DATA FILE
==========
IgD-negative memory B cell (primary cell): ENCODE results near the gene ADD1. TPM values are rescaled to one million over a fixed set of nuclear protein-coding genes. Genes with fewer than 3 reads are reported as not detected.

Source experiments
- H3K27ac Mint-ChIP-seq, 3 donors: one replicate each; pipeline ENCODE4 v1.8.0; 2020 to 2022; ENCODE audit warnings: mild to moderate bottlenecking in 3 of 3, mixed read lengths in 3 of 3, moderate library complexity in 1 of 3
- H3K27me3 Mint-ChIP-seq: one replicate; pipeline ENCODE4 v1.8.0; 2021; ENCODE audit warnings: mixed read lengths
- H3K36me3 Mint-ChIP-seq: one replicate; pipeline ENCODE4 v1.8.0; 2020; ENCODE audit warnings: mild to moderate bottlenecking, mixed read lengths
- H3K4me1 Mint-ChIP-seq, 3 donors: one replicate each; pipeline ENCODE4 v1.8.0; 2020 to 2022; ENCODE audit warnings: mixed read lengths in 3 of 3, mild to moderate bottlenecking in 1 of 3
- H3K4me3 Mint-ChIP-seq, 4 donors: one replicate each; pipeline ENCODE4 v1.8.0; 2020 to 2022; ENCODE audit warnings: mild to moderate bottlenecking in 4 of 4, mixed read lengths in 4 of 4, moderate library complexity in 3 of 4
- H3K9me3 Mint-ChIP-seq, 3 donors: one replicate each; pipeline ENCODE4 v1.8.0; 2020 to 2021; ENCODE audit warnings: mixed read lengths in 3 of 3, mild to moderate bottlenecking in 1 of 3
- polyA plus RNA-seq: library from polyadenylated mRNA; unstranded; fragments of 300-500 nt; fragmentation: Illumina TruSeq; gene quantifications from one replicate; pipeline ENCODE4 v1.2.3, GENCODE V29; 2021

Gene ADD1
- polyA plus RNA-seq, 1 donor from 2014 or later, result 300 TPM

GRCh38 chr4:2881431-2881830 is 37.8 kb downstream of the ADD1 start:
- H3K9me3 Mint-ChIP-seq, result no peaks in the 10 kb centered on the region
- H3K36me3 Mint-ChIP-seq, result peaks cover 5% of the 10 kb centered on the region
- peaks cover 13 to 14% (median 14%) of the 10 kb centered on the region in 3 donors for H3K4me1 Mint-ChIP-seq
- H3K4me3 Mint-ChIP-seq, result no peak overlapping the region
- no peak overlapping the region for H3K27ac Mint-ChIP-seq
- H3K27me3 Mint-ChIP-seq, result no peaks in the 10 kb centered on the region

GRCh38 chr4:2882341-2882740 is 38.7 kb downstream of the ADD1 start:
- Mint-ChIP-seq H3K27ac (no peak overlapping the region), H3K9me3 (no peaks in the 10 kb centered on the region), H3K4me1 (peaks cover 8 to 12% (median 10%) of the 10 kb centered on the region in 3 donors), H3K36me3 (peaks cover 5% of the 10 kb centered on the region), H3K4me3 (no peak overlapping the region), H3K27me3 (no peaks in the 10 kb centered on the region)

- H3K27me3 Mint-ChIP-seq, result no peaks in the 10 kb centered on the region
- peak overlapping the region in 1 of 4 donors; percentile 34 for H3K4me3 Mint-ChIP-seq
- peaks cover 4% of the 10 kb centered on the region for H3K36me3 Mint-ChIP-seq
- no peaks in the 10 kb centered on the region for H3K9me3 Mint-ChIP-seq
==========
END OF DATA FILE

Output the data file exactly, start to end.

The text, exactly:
IgD-negative memory B cell (primary cell): ENCODE results near the gene ADD1. TPM values are rescaled to one million over a fixed set of nuclear protein-coding genes. Genes with fewer than 3 reads are reported as not detected.

Source experiments
- H3K27ac Mint-ChIP-seq, 3 donors: one replicate each; pipeline ENCODE4 v1.8.0; 2020 to 2022; ENCODE audit warnings: mild to moderate bottlenecking in 3 of 3, mixed read lengths in 3 of 3, moderate library complexity in 1 of 3
- H3K27me3 Mint-ChIP-seq: one replicate; pipeline ENCODE4 v1.8.0; 2021; ENCODE audit warnings: mixed read lengths
- H3K36me3 Mint-ChIP-seq: one replicate; pipeline ENCODE4 v1.8.0; 2020; ENCODE audit warnings: mild to moderate bottlenecking, mixed read lengths
- H3K4me1 Mint-ChIP-seq, 3 donors: one replicate each; pipeline ENCODE4 v1.8.0; 2020 to 2022; ENCODE audit warnings: mixed read lengths in 3 of 3, mild to moderate bottlenecking in 1 of 3
- H3K4me3 Mint-ChIP-seq, 4 donors: one replicate each; pipeline ENCODE4 v1.8.0; 2020 to 2022; ENCODE audit warnings: mild to moderate bottlenecking in 4 of 4, mixed read lengths in 4 of 4, moderate library complexity in 3 of 4
- H3K9me3 Mint-ChIP-seq, 3 donors: one replicate each; pipeline ENCODE4 v1.8.0; 2020 to 2021; ENCODE audit warnings: mixed read lengths in 3 of 3, mild to moderate bottlenecking in 1 of 3
- polyA plus RNA-seq: library from polyadenylated mRNA; unstranded; fragments of 300-500 nt; fragmentation: Illumina TruSeq; gene quantifications from one replicate; pipeline ENCODE4 v1.2.3, GENCODE V29; 2021

Gene ADD1
- polyA plus RNA-seq, 1 donor from 2014 or later, result 300 TPM

GRCh38 chr4:2881431-2881830 is 37.8 kb downstream of the ADD1 start:
- H3K9me3 Mint-ChIP-seq, result no peaks in the 10 kb centered on the region
- H3K36me3 Mint-ChIP-seq, result peaks cover 5% of the 10 kb centered on the region
- peaks cover 13 to 14% (median 14%) of the 10 kb centered on the region in 3 donors for H3K4me1 Mint-ChIP-seq
- H3K4me3 Mint-ChIP-seq, result no peak overlapping the region
- no peak overlapping the region for H3K27ac Mint-ChIP-seq
- H3K27me3 Mint-ChIP-seq, result no peaks in the 10 kb centered on the region

GRCh38 chr4:2882341-2882740 is 38.7 kb downstream of the ADD1 start:
- Mint-ChIP-seq H3K27ac (no peak overlapping the region), H3K9me3 (no peaks in the 10 kb centered on the region), H3K4me1 (peaks cover 8 to 12% (median 10%) of the 10 kb centered on the region in 3 donors), H3K36me3 (peaks cover 5% of the 10 kb centered on the region), H3K4me3 (no peak overlapping the region), H3K27me3 (no peaks in the 10 kb centered on the region)

- H3K27me3 Mint-ChIP-seq, result no peaks in the 10 kb centered on the region
- peak overlapping the region in 1 of 4 donors; percentile 34 for H3K4me3 Mint-ChIP-seq
- peaks cover 4% of the 10 kb centered on the region for H3K36me3 Mint-ChIP-seq
- no peaks in the 10 kb centered on the region for H3K9me3 Mint-ChIP-seq